In the heart of Cuba, ice meets fruit and creates… the Daiquiri
Hurtling down the rutted roads of Cuba in a lime-green 1957 Ford Fairlane in search of the perfect daiquiri seems a little bizarre, if not completely nuts. But, hey, there we were in an oil-burning, gurgling hulk of a pre-Revolution US-made clunker with “millions” of miles on it travelling for two hours on the bone-shaking roads from Varadero to Havana where, rumour had it, the world’s best daiquiri is created hundreds of times daily at a bustling little bar called the Floridita.
Let’s not even discuss the fact that our Spanish-speaking driver and English-speaking guide who picked us up at the entrance to our resort weren’t actually the ones our concierge hired for us. No, these two pretenders were part of a vast empire of clever grifters in Cuba who have mastered the fine art of deception to otherwise separate you from your pesos. But let’s not go there. Turns out they were nice people, delivered a service (maybe not quite the service we wanted) and got us to the Floridita and back in one piece. We didn’t even know we were duped until we returned to the resort.
We had made it our mission to break away from the “all-inclusive” resort routine and breathe some authentic Cuban life into our vacation for at least one day. The daily program at most Caribbean resorts is pretty simple: Sun, sand, pool, mediocre meals three times a day at a range of themed restaurants and all the booze you can handle. You lack for nothing, yet yearn for so much more.
I kept a diary of the alcohol consumed during the vacation (I don’t recommend doing this) and it quickly became obvious that some drinks had to be eliminated from the daily regime.
Cuba libre (cola, lime, white rum, ice cubes)
Margarita (tequila, triple sec, lime, crushed ice)
Daiquiri (rum, citrus juice, sugar, crushed ice)
Brandy (served with a Cohiba Robusto cigar)
Cristal (Cuban beer)
Sparkling wine (from Spain)
Havana Club 7-year-old dark rum (served neat with a Monte Cristo #5)
By day two, the drinks served with crushed ice had been eliminated, which makes sense. Undoubtedly you have heard of Montezuma and his cruel revenge. It’s all in the local water, so try to exclude it wherever you can (like all forms of ice). The “house” wines are generally from Spain (not bad, not great), Chile (so-so) and Argentina (a little less so-so). We brought a couple bottles of our own wine, a 1989 Château Longueville au Baron de Pichon-Longueville for a special birthday, a Jackson-Triggs Reserve Merlot 2012, and a bottle of Camus Cognac VSOP Elegance. By the end of our trip my consumption had happily found a comfortable ebb and flow with absolutely no revenge included: cerveza, aged dark rum (straight up, no ice), a Cognac nightcap and a boatload of Spanish sparkling wine. Life was good, but we longed to find that perfect Cuban cocktail, one that didn’t use raw sugar as the main ingredient.
And that’s how we came to be on a long, pock-marked highway with two professional con artists steering us straight for Havana.
The Floridita — it shines like a beacon at the corner of Obispo and Monserrate Streets in the bustling old part of Havana — opened its doors in 1817 as the Piña de Plata. This is the same bar later made famous by Ernest Hemingway, author of The Old Man and the Sea and so many other beloved classic novels. Tourists and locals alike gather today to experience the magic of the Floridita and drink the famous daiquiris made by the bar’s red-coated “cantineros” who preside over the long, curvaceous, mahogany bar that shows traces of its glorious history dating back 200 years.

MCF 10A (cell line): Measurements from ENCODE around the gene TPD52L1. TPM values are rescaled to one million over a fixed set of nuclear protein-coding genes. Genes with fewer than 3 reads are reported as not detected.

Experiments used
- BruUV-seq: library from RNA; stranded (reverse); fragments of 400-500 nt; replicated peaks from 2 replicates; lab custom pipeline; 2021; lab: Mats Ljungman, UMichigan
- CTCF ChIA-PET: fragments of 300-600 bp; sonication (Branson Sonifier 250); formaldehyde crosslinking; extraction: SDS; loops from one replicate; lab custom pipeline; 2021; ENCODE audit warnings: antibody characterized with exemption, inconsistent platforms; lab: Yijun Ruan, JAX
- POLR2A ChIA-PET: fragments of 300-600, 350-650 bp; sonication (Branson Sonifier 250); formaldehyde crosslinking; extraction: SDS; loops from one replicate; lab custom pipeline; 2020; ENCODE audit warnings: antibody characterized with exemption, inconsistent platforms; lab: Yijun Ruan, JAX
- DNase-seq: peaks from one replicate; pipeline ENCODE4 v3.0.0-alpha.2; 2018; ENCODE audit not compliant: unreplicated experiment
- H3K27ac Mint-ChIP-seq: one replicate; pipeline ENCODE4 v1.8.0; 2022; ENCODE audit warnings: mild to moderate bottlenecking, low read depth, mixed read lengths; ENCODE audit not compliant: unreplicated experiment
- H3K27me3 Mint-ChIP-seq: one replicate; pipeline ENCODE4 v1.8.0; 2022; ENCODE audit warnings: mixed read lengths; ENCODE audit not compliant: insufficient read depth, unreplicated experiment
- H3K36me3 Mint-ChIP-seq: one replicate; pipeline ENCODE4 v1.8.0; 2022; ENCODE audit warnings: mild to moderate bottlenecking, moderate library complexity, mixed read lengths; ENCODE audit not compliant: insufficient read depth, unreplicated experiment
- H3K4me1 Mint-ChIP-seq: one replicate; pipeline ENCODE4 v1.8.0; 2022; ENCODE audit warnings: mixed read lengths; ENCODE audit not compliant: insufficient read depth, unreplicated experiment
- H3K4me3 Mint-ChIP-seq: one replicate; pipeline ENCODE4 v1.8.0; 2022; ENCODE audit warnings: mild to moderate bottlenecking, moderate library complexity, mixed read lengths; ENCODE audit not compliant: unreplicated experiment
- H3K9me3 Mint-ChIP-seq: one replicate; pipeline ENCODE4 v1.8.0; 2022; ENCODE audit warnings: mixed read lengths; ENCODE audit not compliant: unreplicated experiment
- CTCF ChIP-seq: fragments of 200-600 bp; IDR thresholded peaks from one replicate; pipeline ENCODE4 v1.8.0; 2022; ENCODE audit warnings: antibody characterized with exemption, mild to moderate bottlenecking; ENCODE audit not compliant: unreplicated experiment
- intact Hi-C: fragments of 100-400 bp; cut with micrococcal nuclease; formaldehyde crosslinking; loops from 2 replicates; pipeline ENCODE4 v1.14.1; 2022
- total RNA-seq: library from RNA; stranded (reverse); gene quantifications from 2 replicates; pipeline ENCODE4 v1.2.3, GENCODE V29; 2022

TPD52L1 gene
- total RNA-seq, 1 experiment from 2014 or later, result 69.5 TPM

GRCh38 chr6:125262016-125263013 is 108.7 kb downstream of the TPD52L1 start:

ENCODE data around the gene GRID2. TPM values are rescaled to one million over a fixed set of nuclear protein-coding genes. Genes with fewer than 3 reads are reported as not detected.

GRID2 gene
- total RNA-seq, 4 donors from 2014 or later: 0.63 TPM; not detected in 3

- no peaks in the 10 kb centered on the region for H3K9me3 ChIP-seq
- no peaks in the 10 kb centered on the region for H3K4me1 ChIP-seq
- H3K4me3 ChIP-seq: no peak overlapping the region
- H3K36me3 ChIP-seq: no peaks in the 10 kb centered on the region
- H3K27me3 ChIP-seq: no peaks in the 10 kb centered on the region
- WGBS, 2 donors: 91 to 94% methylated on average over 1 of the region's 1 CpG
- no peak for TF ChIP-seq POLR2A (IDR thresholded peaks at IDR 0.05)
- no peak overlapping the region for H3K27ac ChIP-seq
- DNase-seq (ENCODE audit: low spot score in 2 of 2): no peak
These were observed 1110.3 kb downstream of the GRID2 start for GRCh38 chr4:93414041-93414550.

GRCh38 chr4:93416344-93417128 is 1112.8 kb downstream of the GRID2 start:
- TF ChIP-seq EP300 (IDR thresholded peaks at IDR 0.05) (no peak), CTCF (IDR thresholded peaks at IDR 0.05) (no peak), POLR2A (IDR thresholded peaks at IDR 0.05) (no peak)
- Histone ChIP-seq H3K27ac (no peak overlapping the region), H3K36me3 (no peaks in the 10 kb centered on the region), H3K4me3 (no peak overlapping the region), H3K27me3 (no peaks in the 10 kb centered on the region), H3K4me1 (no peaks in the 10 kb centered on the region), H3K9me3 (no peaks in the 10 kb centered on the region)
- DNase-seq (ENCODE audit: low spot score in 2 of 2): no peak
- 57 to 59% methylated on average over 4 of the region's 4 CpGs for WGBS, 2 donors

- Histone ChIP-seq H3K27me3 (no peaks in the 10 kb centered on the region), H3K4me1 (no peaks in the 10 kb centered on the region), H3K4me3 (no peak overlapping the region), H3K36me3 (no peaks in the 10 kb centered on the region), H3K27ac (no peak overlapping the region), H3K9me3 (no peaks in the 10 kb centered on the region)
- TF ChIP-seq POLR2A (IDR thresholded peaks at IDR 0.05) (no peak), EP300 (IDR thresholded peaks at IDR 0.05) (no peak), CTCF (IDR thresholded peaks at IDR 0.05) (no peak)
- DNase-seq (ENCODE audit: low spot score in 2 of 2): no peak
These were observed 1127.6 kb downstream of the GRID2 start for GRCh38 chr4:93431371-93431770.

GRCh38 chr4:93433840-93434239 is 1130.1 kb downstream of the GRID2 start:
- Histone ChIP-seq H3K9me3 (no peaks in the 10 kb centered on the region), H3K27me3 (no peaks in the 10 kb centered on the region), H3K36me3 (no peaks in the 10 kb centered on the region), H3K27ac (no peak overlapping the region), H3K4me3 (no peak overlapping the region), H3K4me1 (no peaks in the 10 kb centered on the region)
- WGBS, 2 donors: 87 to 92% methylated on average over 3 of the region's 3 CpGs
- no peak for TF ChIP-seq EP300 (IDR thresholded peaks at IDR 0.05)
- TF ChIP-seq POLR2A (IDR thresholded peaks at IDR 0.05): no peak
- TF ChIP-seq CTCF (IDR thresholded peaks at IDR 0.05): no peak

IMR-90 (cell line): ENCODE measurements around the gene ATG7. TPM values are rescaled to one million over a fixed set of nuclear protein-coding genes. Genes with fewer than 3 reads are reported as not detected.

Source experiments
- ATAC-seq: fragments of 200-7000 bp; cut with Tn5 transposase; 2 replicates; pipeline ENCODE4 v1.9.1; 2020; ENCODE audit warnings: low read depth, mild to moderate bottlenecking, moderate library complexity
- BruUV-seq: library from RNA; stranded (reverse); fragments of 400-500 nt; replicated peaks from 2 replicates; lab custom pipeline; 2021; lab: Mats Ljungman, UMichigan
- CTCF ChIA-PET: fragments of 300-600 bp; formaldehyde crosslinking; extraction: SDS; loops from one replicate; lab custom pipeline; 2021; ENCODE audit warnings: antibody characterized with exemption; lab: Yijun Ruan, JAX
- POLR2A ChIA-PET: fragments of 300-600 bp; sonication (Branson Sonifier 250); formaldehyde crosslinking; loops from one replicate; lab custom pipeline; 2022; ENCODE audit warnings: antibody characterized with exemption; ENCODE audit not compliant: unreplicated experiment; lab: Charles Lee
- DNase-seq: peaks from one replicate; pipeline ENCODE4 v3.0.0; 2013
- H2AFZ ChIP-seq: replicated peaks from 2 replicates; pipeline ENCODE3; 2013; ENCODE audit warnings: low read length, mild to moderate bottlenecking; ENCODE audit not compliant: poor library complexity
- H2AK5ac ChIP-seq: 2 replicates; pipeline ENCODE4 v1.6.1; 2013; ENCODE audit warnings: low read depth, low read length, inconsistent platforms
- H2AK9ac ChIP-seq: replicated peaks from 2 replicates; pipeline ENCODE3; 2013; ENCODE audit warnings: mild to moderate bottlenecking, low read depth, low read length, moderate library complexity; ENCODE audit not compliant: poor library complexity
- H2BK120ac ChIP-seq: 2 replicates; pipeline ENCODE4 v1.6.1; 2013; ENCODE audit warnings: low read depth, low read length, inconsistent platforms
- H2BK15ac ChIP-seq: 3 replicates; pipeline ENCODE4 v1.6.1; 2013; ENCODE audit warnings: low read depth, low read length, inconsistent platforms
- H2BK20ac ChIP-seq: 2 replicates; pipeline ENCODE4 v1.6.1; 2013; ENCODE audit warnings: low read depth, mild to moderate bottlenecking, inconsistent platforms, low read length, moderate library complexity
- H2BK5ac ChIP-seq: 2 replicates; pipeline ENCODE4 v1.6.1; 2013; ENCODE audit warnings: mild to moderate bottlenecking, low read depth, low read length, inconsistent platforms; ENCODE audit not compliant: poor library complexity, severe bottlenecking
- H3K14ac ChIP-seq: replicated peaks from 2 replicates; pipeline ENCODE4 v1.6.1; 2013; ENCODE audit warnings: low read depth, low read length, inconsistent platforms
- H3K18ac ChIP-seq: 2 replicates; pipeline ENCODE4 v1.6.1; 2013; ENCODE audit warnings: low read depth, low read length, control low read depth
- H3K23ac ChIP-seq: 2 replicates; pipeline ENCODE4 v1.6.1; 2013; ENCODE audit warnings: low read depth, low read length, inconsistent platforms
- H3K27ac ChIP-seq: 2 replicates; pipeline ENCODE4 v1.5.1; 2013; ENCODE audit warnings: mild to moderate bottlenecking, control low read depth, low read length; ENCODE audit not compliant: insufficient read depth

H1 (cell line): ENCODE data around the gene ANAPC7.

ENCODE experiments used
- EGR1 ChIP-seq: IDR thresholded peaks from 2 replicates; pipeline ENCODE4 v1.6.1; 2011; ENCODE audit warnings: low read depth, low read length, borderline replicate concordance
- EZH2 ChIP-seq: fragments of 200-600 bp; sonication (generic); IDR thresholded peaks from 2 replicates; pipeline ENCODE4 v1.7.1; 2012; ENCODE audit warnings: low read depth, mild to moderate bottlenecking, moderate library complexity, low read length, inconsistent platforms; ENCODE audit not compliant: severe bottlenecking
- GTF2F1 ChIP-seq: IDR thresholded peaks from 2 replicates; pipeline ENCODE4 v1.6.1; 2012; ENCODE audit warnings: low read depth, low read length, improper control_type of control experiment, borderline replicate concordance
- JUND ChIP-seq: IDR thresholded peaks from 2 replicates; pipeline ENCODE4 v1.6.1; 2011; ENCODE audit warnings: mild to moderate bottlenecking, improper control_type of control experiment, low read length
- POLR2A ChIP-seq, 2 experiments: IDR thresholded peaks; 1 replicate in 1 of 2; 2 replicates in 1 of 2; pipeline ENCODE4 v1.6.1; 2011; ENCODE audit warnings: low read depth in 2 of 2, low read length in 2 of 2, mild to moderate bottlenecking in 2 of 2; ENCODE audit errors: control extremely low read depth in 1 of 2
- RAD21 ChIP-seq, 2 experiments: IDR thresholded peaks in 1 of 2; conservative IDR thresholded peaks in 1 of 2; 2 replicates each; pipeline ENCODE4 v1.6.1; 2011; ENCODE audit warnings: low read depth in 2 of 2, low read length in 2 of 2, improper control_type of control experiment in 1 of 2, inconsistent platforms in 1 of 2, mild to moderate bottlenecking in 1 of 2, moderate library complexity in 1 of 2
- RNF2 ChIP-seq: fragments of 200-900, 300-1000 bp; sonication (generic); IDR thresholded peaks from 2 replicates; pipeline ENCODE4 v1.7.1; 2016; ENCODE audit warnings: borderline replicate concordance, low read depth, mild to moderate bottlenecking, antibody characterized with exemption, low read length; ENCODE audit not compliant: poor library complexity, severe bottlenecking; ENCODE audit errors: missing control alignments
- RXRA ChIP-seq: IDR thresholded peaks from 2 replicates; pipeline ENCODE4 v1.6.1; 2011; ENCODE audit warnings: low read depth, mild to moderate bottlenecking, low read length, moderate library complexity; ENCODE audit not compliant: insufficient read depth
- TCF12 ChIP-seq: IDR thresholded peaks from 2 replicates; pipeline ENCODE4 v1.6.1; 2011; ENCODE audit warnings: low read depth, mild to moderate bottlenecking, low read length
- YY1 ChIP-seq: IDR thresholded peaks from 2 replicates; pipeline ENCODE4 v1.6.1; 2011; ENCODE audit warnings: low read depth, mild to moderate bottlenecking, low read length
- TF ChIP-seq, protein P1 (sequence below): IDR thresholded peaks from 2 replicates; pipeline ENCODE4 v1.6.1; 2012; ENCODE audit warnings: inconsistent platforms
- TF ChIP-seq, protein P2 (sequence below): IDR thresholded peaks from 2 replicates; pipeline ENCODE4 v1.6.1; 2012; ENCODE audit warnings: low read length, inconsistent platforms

It was in 1932 that Hemingway, who was residing at a nearby hotel while finishing his masterpiece For Whom the Bell Tolls, stumbled into the Floridita by accident to use the toilet. As legend goes, when he came out, the daiquiris that the patrons were knocking back looked too good to pass up. He ordered one and declared: “That’s good but I prefer it without sugar and double rum.”
The bartender prepared a special version of the cocktail, with a double shot of white rum, fresh lime juice, grapefruit juice and maraschino, and thus was born the Papa Hemingway. It so impressed the author that he made the Floridita his home bar and was a daily visitor for years to come (he once drank 13 double Papa Hemingways in one sitting), arriving usually by 10 am. A life-size bronze statue of Hemingway is perched at the last seat of the bar with photos of the Nobel prize-winning author adorning the walls.
How cool to sip the Papa Hemingway, a jarringly refreshing take on the sweet daiquiri, with lip-smacking citrus fruit and spicy Havana Club rum that melts away the stifling Cuban heat with each generous gulp. It was magical to watch cantinero William create this divine elixir with such care and expertise, as if each daiquiri was the last he would ever mix. We drank ours with profound satisfaction, drinking in the history, savouring the moment as well as the booze and comfortable in the knowledge that such a venue had inspired one of the world’s greatest authors.
Indeed, as the large sign engraved behind the bar declared, we were in The Cradle of the Daiquiri. And it felt so right.
classic daiquiri floridita
1 1/2 oz light rum
1/4 oz lime juice
1 tsp sugar
5 drops maraschino
4 oz crushed ice
Mix the rum, the lime juice, sugar and the maraschino in a blender with crushed ice and serve iced in a cocktail glass.
papa hemingway daiquiri
2 oz white rum
Juice of one half lime
2 oz grapefruit juice
1 tsp maraschino
1 lime twist
4 oz crushed iced
Mix the ingredients in a blender with crushed ice and serve in tall cocktail glass with a grapefruit garnish.